Optogenetic manipulation of an ascending arousal system tunes cortical broadband gamma power and reveals functional deficits relevant to schizophrenia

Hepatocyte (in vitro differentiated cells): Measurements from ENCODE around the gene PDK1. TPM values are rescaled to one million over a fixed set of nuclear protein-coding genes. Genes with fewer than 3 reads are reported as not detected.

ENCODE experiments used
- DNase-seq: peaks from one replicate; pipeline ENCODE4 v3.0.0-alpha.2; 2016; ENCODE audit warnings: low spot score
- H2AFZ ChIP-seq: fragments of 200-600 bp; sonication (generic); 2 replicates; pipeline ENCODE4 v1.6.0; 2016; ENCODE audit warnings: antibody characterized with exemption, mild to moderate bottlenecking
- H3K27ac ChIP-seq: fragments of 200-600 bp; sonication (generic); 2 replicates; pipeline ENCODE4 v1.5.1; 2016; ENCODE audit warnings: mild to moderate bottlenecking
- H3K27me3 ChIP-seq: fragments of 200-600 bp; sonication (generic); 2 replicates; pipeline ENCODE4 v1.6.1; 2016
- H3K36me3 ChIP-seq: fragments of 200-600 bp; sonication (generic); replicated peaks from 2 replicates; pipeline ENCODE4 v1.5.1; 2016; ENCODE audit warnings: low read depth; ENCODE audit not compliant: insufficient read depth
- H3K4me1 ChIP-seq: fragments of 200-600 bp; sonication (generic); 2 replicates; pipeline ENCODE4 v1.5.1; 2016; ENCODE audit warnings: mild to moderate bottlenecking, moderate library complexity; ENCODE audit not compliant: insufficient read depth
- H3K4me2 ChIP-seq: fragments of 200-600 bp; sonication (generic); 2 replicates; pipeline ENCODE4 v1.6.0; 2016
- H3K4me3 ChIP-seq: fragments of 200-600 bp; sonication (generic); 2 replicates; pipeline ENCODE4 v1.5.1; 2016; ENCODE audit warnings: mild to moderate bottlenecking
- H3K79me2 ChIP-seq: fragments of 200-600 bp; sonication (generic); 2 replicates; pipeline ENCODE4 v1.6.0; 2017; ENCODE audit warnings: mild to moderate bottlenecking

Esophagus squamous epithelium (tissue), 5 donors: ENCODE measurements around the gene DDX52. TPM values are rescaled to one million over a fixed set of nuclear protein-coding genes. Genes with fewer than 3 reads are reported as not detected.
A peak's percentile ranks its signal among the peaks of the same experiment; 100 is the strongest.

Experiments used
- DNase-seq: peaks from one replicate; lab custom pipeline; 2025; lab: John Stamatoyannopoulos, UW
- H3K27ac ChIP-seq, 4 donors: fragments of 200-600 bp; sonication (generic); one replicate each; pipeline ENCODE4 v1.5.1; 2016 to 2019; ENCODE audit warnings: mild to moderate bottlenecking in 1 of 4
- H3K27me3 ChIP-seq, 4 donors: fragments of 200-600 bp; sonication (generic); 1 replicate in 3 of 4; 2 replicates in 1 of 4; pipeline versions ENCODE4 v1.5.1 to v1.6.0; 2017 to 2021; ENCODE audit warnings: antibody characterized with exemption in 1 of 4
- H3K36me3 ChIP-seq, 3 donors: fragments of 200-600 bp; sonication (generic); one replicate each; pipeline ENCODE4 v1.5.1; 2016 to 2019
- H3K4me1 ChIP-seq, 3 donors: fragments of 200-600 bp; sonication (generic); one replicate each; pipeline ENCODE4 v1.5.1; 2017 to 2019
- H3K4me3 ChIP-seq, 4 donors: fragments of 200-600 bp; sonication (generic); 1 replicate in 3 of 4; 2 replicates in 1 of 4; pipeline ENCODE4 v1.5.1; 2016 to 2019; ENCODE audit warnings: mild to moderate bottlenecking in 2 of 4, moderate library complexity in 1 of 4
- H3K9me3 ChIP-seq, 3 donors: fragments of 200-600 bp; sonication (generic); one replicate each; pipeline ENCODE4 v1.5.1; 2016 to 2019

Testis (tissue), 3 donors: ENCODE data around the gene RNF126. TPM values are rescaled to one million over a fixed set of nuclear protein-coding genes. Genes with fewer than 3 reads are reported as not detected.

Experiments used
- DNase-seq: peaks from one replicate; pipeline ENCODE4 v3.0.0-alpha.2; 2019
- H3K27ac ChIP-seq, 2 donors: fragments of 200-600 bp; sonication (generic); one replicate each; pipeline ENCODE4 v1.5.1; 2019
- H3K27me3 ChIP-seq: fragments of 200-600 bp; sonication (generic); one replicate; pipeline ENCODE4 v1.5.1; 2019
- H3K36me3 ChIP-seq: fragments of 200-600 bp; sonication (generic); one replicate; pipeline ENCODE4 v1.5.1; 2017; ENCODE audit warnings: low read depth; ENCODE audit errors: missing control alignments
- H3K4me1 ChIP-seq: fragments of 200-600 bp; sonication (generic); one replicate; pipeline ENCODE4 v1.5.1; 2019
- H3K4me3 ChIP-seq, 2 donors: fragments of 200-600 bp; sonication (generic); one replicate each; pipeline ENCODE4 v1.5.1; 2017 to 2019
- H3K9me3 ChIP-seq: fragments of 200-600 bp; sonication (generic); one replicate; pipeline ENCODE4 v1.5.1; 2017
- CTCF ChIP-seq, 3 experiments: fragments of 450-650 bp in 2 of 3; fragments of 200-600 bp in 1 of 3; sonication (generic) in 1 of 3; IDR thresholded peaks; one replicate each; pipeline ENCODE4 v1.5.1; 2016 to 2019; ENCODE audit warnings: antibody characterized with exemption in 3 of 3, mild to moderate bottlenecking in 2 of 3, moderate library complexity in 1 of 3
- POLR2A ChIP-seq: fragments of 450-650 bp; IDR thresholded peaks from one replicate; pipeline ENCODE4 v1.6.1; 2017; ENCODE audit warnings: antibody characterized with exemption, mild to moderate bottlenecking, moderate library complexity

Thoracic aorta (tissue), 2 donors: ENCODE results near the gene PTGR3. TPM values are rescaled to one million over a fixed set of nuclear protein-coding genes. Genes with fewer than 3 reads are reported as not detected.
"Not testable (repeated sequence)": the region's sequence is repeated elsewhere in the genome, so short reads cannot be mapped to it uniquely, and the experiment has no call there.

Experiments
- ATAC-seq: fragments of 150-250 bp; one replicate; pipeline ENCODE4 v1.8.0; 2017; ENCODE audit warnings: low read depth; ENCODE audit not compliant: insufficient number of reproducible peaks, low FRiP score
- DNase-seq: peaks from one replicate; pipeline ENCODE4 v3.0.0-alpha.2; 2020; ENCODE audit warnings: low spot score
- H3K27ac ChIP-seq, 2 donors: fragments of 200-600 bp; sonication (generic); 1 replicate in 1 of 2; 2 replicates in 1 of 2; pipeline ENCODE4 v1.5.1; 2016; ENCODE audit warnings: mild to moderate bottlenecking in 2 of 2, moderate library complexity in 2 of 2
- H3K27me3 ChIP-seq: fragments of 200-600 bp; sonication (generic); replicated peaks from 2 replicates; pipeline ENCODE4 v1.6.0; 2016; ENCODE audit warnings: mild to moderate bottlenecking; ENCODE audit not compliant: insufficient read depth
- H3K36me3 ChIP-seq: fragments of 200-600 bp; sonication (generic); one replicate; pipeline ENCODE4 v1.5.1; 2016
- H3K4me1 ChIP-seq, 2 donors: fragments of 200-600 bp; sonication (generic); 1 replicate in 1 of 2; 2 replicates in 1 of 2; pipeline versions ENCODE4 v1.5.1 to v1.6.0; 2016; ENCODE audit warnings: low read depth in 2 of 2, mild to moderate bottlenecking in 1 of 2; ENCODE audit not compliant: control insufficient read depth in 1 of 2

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© 2020, The Author(s), under exclusive licence to Springer Nature Limited. Increases in broadband cortical electroencephalogram (EEG) power in the gamma band (30–80 Hz) range have been observed in schizophrenia patients and in mouse models of schizophrenia. They are also seen in humans and animals treated with the psychotomimetic agent ketamine. However, the mechanisms which can result in increased broadband gamma power and the pathophysiological implications for cognition and behavior are poorly understood. Here we report that tonic optogenetic manipulation of an ascending arousal system bidirectionally tunes cortical broadband gamma power, allowing on-demand tests of the effect on cortical processing and behavior. Constant, low wattage optogenetic stimulation of basal forebrain (BF) neurons containing the calcium-binding protein parvalbumin (PV) increased broadband gamma frequency power, increased locomotor activity, and impaired novel object recognition. Concomitantly, task-associated gamma band oscillations induced by trains of auditory stimuli, or exposure to novel objects, were impaired, reminiscent of findings in schizophrenia patients. Conversely, tonic optogenetic inhibition of BF-PV neurons partially rescued the elevated broadband gamma power elicited by subanesthetic doses of ketamine. These results support the idea that increased cortical broadband gamma activity leads to impairments in cognition and behavior, and identify BF-PV activity as a modulator of this activity. As such, BF-PV neurons may represent a novel target for pharmacotherapy in disorders such as schizophrenia which involve aberrant increases in cortical broadband gamma activity.

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